Dr. Jörg Christian Robl


Dept. of Environment & Biodiversity
University of Salzburg
5020 Salzburg
Hellbrunnerstraße 34/III


+43 ((0)662) 8044 - 5419






Research Interests

Currently our research is focused on landscape evolutions at different spatial and temporal scales as response on tectonic and climatic forcing. This includes the long term evolution of landscapes towards steady state but also single hazardous events like debris flows or rock falls.


Active Orogens

Determination of timing, rates, duration and involved volumes of processes and their feedbacks in active orogens in different spatial and temporal scales. This involves field observations and the numerical description of orogen scale deformation, crustal thickening and uplift, the development of drainage systems accompanied by fluvial erosion and hill-slope instabilities.

Natural Hazards

Exploring the occurrence, return period and run-out distance of natural hazards in alpine domains and their impact on infrastructure. This involves the field observation of landslides, debris flows, snow avalanches, rock falls and floodings with sediment redistribution, the numerical description of these processes, the development of mitigation strategies and the implementation of protecting structures in field.

Project Funded



The research project is funded by the Austrian Academy of Sciences from November 2022 to October 2025. It involves the University of Graz, the University of Salzburg, the three Austrian UNESCO Global Geoparks, and various international partners.

The movemont.at project aims at exploring the role of landslides as geosystem services, with a particular focus on environmental education at the three Austrian UNESCO Global Geoparks.

Stresses in mountain ranges under dead load are computed with a novel numerical approach and presented by means of VR - goggles in the visitor centers of the UNESCO Global Geoparks




 Project Funded

ELEvATE: Elevated Low Relief LandscapEs in Mountain Belts: Active Tectonics or Glacial REshaping? The Eastern Alps as Natural Laboratory.

Here you find the abstract of the Research Proposal!

This project is funded by the Austrian Science Fund (FWF) and the government of Salzburg for a period of three years.  After a one-year extension, the research project concluded with a series of high-profile publications in 2023. Several articles with exciting data (burial ages of cave sediments) are still in the publication pipeline.

Selected recent studies

The linear feedback precipitation model (LFPM) - a simple and efficient model for orographic precipitation in the context of landform evolution modeling

Hergarten S. and J. Robl


The influence of climate on landform evolution has attracted great interest over the past decades. While many studies aim at determining erosion rates or parameters of erosion models, feedbacks between tectonics, climate, and landform evolution have been discussed but addressed quantitatively only in a few modeling studies. One of the problems in this field is that coupling a large-scale landform evolution model with a regional climate model would dramatically increase the theoretical and numerical complexity. Only a few simple models have been made available so far that allow efficient numerical coupling between topography-controlled precipitation and erosion.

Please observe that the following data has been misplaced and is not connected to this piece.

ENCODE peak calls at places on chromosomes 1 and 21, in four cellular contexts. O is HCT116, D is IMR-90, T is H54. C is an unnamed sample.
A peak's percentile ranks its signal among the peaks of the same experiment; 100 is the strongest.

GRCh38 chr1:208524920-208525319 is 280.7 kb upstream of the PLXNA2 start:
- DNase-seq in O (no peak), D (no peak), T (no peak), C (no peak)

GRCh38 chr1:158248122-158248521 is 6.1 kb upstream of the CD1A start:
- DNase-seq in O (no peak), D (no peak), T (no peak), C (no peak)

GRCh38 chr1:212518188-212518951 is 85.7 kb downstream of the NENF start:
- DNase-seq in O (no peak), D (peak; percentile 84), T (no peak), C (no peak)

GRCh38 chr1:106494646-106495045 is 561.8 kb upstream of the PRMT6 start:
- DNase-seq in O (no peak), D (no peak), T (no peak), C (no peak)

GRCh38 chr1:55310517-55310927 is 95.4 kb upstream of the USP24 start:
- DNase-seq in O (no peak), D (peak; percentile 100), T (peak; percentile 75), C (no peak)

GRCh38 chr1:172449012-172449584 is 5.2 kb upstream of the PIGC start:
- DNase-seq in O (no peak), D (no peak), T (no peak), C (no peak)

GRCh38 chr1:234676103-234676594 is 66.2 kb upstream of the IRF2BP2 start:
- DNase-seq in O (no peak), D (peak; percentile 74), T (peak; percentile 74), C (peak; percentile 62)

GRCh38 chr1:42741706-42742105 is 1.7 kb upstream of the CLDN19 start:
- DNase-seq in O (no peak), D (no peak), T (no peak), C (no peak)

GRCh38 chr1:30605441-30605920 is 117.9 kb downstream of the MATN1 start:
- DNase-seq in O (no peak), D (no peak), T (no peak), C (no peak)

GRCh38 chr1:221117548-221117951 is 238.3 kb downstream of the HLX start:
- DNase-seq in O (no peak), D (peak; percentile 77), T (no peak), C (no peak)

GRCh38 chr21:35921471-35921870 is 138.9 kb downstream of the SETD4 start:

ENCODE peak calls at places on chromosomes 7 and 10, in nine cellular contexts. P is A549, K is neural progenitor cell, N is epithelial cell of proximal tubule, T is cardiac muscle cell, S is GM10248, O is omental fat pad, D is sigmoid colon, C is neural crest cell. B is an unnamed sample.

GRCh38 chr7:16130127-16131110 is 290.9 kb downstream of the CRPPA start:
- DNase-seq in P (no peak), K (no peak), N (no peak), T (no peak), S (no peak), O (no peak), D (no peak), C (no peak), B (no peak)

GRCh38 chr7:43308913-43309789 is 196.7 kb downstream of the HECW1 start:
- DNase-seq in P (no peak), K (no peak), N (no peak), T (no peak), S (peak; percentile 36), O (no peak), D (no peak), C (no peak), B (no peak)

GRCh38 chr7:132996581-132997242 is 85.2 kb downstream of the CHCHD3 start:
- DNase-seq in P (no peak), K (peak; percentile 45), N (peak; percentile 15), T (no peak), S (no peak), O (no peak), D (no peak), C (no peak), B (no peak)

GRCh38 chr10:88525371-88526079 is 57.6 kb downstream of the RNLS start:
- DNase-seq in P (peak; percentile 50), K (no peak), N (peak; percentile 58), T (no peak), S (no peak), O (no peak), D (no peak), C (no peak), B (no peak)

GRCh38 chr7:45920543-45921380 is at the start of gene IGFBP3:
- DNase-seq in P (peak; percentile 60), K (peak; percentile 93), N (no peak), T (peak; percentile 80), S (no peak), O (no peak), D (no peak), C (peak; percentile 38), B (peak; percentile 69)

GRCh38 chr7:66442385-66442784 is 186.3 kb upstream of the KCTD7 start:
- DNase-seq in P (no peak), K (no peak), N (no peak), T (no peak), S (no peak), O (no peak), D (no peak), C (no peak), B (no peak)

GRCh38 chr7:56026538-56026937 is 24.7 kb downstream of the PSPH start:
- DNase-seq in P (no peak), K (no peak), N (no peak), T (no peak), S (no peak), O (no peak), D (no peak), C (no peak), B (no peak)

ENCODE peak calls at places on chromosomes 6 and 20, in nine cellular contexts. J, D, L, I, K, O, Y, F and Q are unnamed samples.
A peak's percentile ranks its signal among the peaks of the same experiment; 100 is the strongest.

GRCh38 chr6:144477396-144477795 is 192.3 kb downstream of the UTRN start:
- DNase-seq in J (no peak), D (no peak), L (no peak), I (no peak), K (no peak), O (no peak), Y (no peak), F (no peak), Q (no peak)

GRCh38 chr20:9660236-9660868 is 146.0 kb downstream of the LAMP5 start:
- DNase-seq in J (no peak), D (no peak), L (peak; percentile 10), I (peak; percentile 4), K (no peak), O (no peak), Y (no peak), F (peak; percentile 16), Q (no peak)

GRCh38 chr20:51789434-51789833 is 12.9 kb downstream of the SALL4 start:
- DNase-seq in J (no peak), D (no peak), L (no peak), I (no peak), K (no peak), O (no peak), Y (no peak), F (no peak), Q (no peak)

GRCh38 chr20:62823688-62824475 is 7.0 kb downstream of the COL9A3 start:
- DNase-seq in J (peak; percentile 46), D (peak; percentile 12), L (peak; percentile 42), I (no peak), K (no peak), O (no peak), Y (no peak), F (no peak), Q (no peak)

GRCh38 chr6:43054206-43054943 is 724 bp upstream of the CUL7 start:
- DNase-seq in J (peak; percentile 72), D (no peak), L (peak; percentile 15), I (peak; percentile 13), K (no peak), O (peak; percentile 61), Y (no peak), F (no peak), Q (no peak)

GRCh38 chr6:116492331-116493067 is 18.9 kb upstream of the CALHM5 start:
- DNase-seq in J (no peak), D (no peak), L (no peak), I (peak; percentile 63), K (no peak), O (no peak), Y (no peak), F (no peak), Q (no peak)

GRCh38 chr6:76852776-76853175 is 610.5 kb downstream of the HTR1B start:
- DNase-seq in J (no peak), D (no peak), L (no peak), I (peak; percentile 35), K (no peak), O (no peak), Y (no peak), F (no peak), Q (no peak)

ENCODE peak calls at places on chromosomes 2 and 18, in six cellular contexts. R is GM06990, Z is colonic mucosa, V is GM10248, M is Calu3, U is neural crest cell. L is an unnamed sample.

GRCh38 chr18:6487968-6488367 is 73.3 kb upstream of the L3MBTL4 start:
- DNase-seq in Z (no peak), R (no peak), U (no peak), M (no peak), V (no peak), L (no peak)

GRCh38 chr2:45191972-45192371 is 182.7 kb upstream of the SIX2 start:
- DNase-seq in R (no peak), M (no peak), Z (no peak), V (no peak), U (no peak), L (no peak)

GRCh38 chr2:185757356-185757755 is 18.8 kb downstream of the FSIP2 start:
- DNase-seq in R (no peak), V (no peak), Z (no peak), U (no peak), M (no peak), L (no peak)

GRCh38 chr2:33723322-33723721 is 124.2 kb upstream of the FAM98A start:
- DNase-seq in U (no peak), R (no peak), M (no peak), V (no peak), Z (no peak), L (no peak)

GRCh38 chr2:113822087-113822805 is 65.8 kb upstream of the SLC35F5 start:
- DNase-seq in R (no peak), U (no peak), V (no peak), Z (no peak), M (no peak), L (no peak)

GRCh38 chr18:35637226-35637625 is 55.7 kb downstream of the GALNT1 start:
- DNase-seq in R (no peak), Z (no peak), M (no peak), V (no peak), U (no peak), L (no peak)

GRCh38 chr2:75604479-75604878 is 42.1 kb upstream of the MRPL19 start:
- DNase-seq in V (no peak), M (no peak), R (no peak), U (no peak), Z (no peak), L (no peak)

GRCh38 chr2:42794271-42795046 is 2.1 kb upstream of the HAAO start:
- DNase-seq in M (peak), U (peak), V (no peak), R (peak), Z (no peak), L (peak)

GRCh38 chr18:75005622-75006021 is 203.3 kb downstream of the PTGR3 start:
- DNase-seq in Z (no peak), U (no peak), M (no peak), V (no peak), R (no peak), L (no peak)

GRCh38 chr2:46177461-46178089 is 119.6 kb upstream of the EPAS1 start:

This paper fills this gap by introducing a quite simple approach involving two vertically integrated moisture components (vapor and cloud water). The interaction between the two components is linear and depends on altitude. This model structure is in principle the simplest approach that is able to predict both orographic precipitation at small scales and a large-scale decrease in precipitation over continental areas without introducing additional assumptions. Even in combination with transversal dispersion and elevation-dependent evapotranspiration, the model is of linear time complexity and increases the computing effort of efficient large-scale landform evolution models only moderately. Simple numerical experiments applying such a coupled landform evolution model show the strong impact of spatial precipitation gradients on mountain range geometry including steepness and peak elevation, position of the principal drainage divide, and drainage network properties.


Read the entire study!


MOVIES: Impact of model parameters on the Precipitation Pattern | India-Asia

MOVIES: Co-Evolution of Precipiation and Topographie




See also Stefan Hergartens openlem page: http://hergarten.at/openlem/ and learn to apply this fascinating code to different questions of landscape evolution: http://hergarten.at/openlem/firstexample/




Recent Study (GMD 2023)

Modeling large-scale landform evolution with a stream power law
for glacial erosion (OpenLEM v37): benchmarking experiments
against a more process-based description of ice flow (iSOSIA v3.4.3)

Liebl M., Robl J., Hergarten S., Egholm D.L. and K. Stüwe

Read the entire study!